The story follows the fate of the unhappy wife Nancy who orders the guy she meets over the Internet to kill her, but the two of them fall in love.
Have you ever been so lonely, so lost , so incomplete that death seems like the only escape? Downloading Nancy is exactly that tale. Based on true events.
Calling this film a horror film would be incorrect. A somber dark drama with philosophical overtones would be a better classification though because of this it places itself in a weird category that fringes on cult driven. The horror is subtle and served a bit different than what viewers would expect.
Nancy, our focus of the film is best described as a manic depressant, cutting addict and terribly alone in a marriage of 15 years that has reached a state of nothingness. She attempts to console in her psychiatrist to find reason for it all, but in the end the only saving grace is per an online acquaintance she has sought out to strike a deal with. Albert (Rufus Sewell), Nancy’s husband is unemotional, consumed by work, humorless and a complete blank slate. His spare time is spent swinging at golf balls that aren’t there and besides his invention of a golf lounge game is pretty disconnected from everything.
Louis Farley (Jason Patric) is the online acquaintance who Nancy has formed a relationship with. The relationship though is not the typical formula that we’ve come to know. A rather mysterious and yet fulfilling bond has formed between the 2 as Nancy sets out to meet this man who has promised to keep his end of the bargain.
Beyond that we get wave of the story by a handful of bits and pieces that brings us up to speed through situations and moments. The film doesn’t play in any linear fashion with it’s story points arranged in segments. When we start to assume a linear fashion, it returns to bouncing back and forth between past and present.
We learn that Nancy has spent 15 years of marriage in a relationship that is unfulfilling as anything she has encountered. The simple act of sex is painful, awkward and to the point of non-existence. Her marriage has long been uncomfortable, strained and un-emotional…which seems to be the core of her misery.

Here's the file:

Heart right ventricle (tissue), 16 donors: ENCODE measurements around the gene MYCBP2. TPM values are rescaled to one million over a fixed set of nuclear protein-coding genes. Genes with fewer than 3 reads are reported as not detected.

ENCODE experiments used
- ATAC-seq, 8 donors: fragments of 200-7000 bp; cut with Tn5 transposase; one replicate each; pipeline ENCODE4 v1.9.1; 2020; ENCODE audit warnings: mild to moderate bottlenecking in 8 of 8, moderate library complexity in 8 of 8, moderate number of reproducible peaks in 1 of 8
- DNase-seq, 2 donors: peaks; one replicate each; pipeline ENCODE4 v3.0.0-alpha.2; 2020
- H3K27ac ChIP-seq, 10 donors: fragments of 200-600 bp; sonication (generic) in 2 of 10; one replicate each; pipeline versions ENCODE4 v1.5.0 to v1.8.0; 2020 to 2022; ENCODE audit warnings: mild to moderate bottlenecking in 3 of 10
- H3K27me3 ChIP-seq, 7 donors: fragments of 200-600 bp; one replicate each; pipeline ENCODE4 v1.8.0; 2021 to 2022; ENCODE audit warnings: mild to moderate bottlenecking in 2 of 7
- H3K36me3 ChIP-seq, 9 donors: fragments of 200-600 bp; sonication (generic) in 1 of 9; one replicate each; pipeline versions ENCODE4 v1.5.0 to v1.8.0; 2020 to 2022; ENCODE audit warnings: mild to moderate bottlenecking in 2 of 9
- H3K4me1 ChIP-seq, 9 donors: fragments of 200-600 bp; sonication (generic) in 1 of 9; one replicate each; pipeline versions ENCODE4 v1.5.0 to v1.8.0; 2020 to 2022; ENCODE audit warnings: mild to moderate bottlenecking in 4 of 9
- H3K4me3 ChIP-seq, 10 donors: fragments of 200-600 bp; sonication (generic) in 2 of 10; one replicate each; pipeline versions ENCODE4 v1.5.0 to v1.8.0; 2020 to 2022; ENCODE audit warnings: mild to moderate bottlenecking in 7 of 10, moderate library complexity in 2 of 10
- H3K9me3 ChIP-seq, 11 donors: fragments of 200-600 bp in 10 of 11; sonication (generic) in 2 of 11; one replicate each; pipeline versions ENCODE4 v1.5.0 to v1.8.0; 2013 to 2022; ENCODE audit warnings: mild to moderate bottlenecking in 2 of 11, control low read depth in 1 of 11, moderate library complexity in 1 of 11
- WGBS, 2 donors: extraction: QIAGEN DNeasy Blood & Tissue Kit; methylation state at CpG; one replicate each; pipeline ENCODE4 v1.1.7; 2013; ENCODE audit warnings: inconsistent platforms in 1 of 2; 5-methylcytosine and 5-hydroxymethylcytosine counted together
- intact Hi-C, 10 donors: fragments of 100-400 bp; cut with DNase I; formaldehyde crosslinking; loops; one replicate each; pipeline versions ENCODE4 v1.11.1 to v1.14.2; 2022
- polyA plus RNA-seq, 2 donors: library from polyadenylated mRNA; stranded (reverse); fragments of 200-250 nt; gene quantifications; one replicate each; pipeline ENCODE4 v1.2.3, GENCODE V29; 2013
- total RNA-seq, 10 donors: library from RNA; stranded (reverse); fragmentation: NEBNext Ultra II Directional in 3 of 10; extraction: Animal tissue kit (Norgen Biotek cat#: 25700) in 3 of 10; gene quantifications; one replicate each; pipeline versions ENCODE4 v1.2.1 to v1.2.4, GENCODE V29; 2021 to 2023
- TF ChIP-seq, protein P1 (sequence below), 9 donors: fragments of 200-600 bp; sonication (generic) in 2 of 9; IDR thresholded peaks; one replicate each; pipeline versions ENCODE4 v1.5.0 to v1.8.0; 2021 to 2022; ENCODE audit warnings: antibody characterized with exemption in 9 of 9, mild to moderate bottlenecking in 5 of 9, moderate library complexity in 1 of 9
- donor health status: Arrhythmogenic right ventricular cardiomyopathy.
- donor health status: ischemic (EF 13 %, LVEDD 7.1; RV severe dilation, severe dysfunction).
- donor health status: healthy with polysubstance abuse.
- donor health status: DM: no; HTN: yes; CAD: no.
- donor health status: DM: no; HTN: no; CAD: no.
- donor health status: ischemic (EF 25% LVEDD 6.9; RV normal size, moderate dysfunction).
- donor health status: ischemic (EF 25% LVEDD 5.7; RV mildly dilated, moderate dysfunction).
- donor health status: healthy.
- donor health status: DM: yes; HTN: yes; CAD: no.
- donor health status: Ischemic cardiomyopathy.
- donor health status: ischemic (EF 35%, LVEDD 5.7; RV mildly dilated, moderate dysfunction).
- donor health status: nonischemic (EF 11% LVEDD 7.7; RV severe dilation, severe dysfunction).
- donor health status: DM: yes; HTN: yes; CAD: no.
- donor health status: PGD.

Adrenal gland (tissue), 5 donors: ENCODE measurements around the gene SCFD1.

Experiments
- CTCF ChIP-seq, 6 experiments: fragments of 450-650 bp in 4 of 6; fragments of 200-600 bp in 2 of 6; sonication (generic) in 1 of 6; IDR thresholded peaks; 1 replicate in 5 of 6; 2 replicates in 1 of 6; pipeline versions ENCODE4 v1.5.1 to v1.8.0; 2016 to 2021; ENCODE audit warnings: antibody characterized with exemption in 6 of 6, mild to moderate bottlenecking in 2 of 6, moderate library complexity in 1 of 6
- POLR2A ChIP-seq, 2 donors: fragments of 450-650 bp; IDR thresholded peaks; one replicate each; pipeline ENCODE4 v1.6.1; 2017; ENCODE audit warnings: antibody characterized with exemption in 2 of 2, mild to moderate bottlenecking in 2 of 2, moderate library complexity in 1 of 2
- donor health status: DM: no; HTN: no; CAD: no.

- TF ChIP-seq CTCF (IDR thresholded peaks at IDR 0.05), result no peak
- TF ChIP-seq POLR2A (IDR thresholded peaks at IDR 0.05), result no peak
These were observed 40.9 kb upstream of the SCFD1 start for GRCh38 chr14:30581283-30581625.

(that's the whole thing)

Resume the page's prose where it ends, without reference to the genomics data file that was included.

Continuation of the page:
The film is centered on a downward spiral of humanity and emotional decay. Nancy is at war with herself and has also grown a strange addiction to “cutting” herself or self inflicting pain. Scar covered arms reveal that this affliction has gone on for quite some time. Her psychiatrist calls it “repeated stimulation”, though Nancy argues that the real pain is her life. In fact the pain and cutting serve some abstract purpose for Nancy to feel anything. That anything is addictive and gets worst as she continues in this state.
Instantly, as the film begins you are taken to a rather somber driven tale with characters that take awhile to get to know and a story that wants to be unveiled. Downloading Nancy requires a bit of focus with it’s release-as-you-go story line.
Nancy, a pain addict or such begins the film with a journey that is explained to be her visiting friends in Buffalo. After arriving at her destination, She meets a man at the bus terminal who she exchanges words with but in a rather odd manner.
At home her husband Albert is seen playing golf and pacing around wondering where his wife is or why she isn’t calling. Louis, this stranger she has set out to meet provides a philosophical comfort in addition to the ritualistic acts she asks him to perform on her. Other subtle but powerful moments of symbolism are injected to drive the point home. A fishbowl focused on displays a dead fish floating on top while another swims below. A heart carved into wood. A home without pictures or personality. Everything seems relative.
Director Johan Renck has created not only a somber piece but a storyline and narrative that has it’s viewers by the seat always awaiting “the” punch line. The formula and style this piece delivers is at first hard to consume yet does so in it’s own special way. What we end up with is an amazing drama that is played out calculated and inherently pulsating with darkness of the human spirit that I believe will connect with many on several levels.
An inherit sadness haunts the piece with actress Maria Bello’s amazingly cold and disconnected performance. Jason Patric and Rufus Sewell provide a nice balance of troubled emotional states that only reinforce the cast performances. “Downloading Nancy” is quite a different film that is carried from start to finish with a memorizing score from Krister Linder. In fact, the score is easily comparable to the score that is featured in the film “Solaris”. Quite an emotional display of loss at its finest.